It’s that time of year again. Summer is winding down. Vacations are coming to an end. And millions of American college students are venturing forth toward new experiences, advanced learning, and… increasing student debt.
Seven out of ten American college students will borrow money to attend school this year. At present, America’s total student debt stands at nearly $1.4 trillion, with $833 billion of that in Federal and private student loans. FinAid.com’s National Student Debt Clock estimates that the total student debt is increasing by $2,853.88 per second.
I recently spent an afternoon talking with my son, who is returning for his second year at the University of Pittsburgh, about the student debt issue. He is, understandably, worried. Like so many others, he will have to borrow money for school. As an engineering major, he’s confident his future income potential will justify the expense. But being proactive by nature, he doesn’t want to wait until after graduation to begin dealing with it. The truth is, he doesn’t have to.
And neither do you.
Here are five tips to proactively manage student debt while you’re still in school.
1. Search Diligently for Scholarships
Most people think of college scholarships as full or partial tuition granted by a college or university to students who exhibit academic or athletic excellence. While that kind of scholarship is certainly worth pursuing, there are billions of dollars in private scholarships available to new and returning college students every year. These are often smaller scholarships sponsored by business entities, community organizations, memorial funds, and even individual philanthropists.
Eligibility requirements range from economic need to field of study. Most of these scholarship do require a certain level of academic achievement. Many also have a strings attached, from community service to commitment to a specific industry. So it’s not actually free money. You still have to work for it. But whether it’s a $500 scholarship offered in memory of a lost loved one, or a $5,000 scholarship from your church that requires 50 hours of community service each summer, every little bit you get now is less you have to pay back later… with interest.
1. Maximize Your Courseload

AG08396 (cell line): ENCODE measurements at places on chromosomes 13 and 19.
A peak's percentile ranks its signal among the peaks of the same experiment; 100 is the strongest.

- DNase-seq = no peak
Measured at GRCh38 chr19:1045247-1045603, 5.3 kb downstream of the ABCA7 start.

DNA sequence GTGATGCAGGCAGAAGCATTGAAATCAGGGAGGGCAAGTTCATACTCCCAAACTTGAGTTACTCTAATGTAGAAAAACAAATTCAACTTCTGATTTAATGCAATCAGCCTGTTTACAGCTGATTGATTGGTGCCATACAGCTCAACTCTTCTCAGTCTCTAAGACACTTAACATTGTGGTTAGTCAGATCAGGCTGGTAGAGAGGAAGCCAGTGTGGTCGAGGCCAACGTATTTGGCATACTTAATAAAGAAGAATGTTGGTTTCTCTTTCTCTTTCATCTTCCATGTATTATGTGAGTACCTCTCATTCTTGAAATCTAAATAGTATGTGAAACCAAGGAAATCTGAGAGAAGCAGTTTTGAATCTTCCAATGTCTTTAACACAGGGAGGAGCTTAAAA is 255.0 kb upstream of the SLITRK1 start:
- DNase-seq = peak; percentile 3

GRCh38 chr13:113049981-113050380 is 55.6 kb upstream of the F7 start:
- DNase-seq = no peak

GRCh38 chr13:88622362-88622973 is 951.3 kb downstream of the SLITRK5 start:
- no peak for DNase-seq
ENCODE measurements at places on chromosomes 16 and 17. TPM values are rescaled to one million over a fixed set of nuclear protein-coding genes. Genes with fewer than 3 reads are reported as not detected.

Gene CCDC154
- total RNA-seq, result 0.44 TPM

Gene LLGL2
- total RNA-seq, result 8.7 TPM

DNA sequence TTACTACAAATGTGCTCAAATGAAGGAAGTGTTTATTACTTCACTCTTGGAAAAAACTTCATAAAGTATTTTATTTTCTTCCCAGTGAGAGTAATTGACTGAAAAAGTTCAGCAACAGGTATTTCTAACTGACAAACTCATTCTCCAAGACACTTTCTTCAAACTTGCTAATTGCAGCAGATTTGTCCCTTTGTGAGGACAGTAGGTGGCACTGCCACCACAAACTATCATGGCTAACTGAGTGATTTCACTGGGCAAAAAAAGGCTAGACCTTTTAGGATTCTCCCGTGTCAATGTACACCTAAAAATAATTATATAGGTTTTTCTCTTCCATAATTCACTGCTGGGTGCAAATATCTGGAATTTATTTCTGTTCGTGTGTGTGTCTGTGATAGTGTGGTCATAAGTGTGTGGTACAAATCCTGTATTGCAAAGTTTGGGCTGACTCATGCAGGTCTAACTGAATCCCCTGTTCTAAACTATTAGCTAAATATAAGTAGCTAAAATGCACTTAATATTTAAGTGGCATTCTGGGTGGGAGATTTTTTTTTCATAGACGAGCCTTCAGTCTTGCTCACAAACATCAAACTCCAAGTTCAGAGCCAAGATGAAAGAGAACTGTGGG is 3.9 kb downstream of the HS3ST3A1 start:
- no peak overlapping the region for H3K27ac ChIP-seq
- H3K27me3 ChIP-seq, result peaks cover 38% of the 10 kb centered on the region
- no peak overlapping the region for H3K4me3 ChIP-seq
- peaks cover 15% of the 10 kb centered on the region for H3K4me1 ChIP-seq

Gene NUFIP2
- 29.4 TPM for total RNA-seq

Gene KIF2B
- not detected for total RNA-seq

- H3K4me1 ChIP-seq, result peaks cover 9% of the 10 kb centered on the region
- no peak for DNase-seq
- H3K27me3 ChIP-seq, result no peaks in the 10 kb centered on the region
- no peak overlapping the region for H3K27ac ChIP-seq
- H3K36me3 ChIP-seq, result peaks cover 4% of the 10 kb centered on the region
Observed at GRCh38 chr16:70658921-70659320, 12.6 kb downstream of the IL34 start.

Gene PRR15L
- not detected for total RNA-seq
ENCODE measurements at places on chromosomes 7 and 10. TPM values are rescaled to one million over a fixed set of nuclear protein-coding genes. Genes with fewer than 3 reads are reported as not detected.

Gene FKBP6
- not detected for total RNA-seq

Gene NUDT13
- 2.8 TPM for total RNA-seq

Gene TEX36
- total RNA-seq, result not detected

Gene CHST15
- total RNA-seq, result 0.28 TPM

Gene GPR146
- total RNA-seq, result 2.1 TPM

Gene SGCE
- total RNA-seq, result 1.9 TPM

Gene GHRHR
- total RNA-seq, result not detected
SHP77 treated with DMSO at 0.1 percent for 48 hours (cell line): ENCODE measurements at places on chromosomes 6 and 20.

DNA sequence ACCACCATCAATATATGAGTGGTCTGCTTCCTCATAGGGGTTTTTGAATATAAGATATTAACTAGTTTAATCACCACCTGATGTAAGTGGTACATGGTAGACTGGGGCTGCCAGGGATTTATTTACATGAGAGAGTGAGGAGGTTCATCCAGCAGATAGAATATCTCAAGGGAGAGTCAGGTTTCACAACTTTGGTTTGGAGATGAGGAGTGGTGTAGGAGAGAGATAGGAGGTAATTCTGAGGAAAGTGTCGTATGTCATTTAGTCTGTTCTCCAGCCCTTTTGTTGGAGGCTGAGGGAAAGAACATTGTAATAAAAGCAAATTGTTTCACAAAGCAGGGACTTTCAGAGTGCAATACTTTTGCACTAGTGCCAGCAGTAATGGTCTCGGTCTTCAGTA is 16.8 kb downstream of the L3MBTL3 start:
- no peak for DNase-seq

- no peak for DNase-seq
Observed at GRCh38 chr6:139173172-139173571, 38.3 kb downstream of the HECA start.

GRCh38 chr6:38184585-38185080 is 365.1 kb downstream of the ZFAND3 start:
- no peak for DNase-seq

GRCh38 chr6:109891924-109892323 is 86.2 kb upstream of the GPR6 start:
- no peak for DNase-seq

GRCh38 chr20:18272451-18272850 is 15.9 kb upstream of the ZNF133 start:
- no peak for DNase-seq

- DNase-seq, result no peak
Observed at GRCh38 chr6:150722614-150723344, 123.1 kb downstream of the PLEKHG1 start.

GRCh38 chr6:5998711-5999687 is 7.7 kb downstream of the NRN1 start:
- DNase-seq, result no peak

Many colleges and universities offer a flat tuition rate for students designated as “full time.” This often applies to any student taking between 12 and 18 credits per semester.
The average credit requirement for graduation at most colleges and universities is 120. If you only take 12 credits per semester you will graduate in 5 years or 10 semesters. At 15 credits per semester that drops to 4 years or 8 semesters. If you can manage 18 credits per semester, you can get your degree in just over 3.5 years and still pay the same tuition per semester.
Never take more classes than you can handle. You want to be successful, after all. But do the math.
The longer you go, the more you owe.
3. Get a Summer Job or Paid Internship
Working or interning during the summer may seem obvious, but many students look at summer as an extended vacation. They use the time to hang out with friends. They relax on the sofa or beach.
But next summer, that won’t be you. Get a summer job or paid internship. Preferably in your field of study, of course. But any job will help not only build your bank account and minimize the need to borrow, it will enable you to further your soft skills and gain valuable experience.
4. Avoid Credit Card Debt
Of the $1.4 trillion owed by American college students, nearly $8 billion is in the form of revolving credit. 98 percent of revolving credit is credit card debt. Banks can be predatory in their efforts to sign students to credit card agreements. They often offer sub-prime interest rates because the student has no established credit score. During that first week on campus, it’s not uncommon to see reputable lenders giving away everything from beach towels to MP3 players. And all you have to do is fill out an application.
Taking advantage of a few of these offers can be good. Responsible credit card use while in school helps establish credit and improve your credit score. But maxing out every card you can get and paying the minimum each month will only increase your burden both while you’re in school and after you graduate.
5. Don’t Borrow More Than You Need
It’s important to remember that a financial aid award letter or a loan offer from a bank is just an offer. You don’t HAVE to borrow the full amount. Carefully calculate your expenses. Then develop a budget that takes into account any scholarships and monies earned from that summer job or internship. Then look at any money-saving measures you can take. If the amount you actually need is less than the amount offered, only borrow what you need.
Student debt is a growing concern in America. Many young people feel like they are forced to start their lives under an oppressive burden. It’s important to know you don’t have to wait until you graduate to begin taking steps to ease that burden.
Be proactive. Start managing your student debt now… even before graduation.
About the Author: Ron Damon is a writer, editor, actor, poet and social media enthusiast. A former teacher of English and Theater, Ron now concentrates on writing and editing full time. He is not the least bit embarrassed about being a cliché.